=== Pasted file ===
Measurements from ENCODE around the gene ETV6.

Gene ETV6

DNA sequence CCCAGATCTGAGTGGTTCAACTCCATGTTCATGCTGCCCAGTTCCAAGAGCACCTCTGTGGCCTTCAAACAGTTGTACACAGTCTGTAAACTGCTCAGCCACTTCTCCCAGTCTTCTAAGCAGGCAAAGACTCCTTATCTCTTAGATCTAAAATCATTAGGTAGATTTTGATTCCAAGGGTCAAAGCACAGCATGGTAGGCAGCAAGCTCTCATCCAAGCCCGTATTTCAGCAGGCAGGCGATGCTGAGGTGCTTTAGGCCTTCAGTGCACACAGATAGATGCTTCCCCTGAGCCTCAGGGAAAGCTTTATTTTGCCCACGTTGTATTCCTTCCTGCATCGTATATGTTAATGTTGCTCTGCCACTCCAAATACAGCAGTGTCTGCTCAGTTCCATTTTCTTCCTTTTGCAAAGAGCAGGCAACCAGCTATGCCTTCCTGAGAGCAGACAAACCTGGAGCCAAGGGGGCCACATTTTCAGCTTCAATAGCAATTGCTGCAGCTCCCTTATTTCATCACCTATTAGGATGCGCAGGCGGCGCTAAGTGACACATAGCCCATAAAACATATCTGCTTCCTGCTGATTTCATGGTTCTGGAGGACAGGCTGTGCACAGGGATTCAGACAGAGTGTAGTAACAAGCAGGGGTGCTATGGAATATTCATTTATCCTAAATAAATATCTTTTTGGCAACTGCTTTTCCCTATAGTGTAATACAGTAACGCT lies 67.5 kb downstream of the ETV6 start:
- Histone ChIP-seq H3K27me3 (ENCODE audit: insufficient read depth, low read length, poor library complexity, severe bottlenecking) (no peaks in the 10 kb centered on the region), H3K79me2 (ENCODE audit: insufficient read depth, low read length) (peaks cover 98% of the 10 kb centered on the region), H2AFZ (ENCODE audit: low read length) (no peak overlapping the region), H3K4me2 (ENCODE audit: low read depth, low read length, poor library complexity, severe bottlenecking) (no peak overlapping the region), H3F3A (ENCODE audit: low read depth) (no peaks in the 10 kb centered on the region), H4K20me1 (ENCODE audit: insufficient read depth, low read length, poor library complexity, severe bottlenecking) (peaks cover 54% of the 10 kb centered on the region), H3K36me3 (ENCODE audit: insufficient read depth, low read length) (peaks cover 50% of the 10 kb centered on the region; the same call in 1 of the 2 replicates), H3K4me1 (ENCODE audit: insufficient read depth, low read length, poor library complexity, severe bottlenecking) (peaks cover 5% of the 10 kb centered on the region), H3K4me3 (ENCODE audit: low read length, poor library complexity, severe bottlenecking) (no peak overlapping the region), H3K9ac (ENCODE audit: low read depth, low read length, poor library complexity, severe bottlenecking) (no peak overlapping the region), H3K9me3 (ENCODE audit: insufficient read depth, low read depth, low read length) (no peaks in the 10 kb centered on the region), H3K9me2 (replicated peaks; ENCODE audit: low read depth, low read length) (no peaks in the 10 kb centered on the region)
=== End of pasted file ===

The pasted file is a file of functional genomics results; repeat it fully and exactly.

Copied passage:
Measurements from ENCODE around the gene ETV6.

Gene ETV6

DNA sequence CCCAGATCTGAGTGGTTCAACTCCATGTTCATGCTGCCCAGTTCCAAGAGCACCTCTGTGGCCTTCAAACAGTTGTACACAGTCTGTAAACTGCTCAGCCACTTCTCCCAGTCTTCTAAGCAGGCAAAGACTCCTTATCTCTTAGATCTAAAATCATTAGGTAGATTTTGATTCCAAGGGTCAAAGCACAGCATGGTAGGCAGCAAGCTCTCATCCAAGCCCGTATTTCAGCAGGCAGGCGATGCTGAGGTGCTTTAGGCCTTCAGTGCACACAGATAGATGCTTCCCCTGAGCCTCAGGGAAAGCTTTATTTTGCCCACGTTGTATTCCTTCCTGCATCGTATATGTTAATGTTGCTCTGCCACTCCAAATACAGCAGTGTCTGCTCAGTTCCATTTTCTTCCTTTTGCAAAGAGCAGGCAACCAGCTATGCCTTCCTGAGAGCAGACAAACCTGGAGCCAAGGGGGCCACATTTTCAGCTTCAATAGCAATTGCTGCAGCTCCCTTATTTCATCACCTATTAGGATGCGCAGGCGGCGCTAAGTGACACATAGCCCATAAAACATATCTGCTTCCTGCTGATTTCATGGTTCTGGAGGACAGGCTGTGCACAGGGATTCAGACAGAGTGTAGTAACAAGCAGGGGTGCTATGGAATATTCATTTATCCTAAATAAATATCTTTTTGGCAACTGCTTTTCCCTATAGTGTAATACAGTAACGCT lies 67.5 kb downstream of the ETV6 start:
- Histone ChIP-seq H3K27me3 (ENCODE audit: insufficient read depth, low read length, poor library complexity, severe bottlenecking) (no peaks in the 10 kb centered on the region), H3K79me2 (ENCODE audit: insufficient read depth, low read length) (peaks cover 98% of the 10 kb centered on the region), H2AFZ (ENCODE audit: low read length) (no peak overlapping the region), H3K4me2 (ENCODE audit: low read depth, low read length, poor library complexity, severe bottlenecking) (no peak overlapping the region), H3F3A (ENCODE audit: low read depth) (no peaks in the 10 kb centered on the region), H4K20me1 (ENCODE audit: insufficient read depth, low read length, poor library complexity, severe bottlenecking) (peaks cover 54% of the 10 kb centered on the region), H3K36me3 (ENCODE audit: insufficient read depth, low read length) (peaks cover 50% of the 10 kb centered on the region; the same call in 1 of the 2 replicates), H3K4me1 (ENCODE audit: insufficient read depth, low read length, poor library complexity, severe bottlenecking) (peaks cover 5% of the 10 kb centered on the region), H3K4me3 (ENCODE audit: low read length, poor library complexity, severe bottlenecking) (no peak overlapping the region), H3K9ac (ENCODE audit: low read depth, low read length, poor library complexity, severe bottlenecking) (no peak overlapping the region), H3K9me3 (ENCODE audit: insufficient read depth, low read depth, low read length) (no peaks in the 10 kb centered on the region), H3K9me2 (replicated peaks; ENCODE audit: low read depth, low read length) (no peaks in the 10 kb centered on the region)